What is PGPR?
Polyglycerol polyricinoleate, more commonly known as PGPR, is an emulsifier derived from castor bean oil and often used to improve processing characteristics of chocolate. PGPR was first used in chocolate in England in 1952; since then, it has been used in various food applications such as cooking oils and fats, stick margarine, spreads, low fat dressings, ice cream and flour.
What is an emulsifier? What other emulsifiers are used in chocolate?
An emulsifier is an ingredient that is typically used in food production as a way to keep fat and water from separating in the product. When cooking at home, egg yolks are often used as an emulsifier. Emulsifiers also are used in the confectionery industry to improve the flow characteristics of chocolate so that it can be pumped more freely in a manufacturing plant. They also facilitate the molding of chocolates into various shapes. Another emulsifier commonly used in chocolate is soy lecithin, which is usually obtained from soybeans.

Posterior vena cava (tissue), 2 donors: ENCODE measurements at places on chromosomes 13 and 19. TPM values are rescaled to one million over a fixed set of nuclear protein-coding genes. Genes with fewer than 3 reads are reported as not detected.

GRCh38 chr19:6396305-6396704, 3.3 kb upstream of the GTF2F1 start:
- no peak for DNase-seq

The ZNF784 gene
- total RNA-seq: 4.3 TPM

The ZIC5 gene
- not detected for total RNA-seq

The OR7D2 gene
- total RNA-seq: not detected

Is PGPR safe?
Yes, PGPR is a commonly-used and a safe ingredient. The U.S. Food and Drug Administration (U.S. FDA) and other international regulatory authorities have reviewed PGPR and indicate that it is safe and suitable for use in food production.1
Confectioners have always considered the safety and quality of their products as their utmost priority. All ingredients used in candy must meet or exceed U.S. government standards established by the U.S. FDA.
How much PGPR is in our products?
Generally, PGPR is used in quite small (as is the amount of soy lecithin).
1GRAS Notification for Polyglycerol Polyricinoleate (pgpr) in Vegetable Fat Coatings (2008, November 13).
In U.S. Food and Drug Administration. Retrieved June 17, 2022 from https://www.cfsanappsexternal.fda.gov/scripts/fdcc/index.cfm?set=GRASNotices&id=266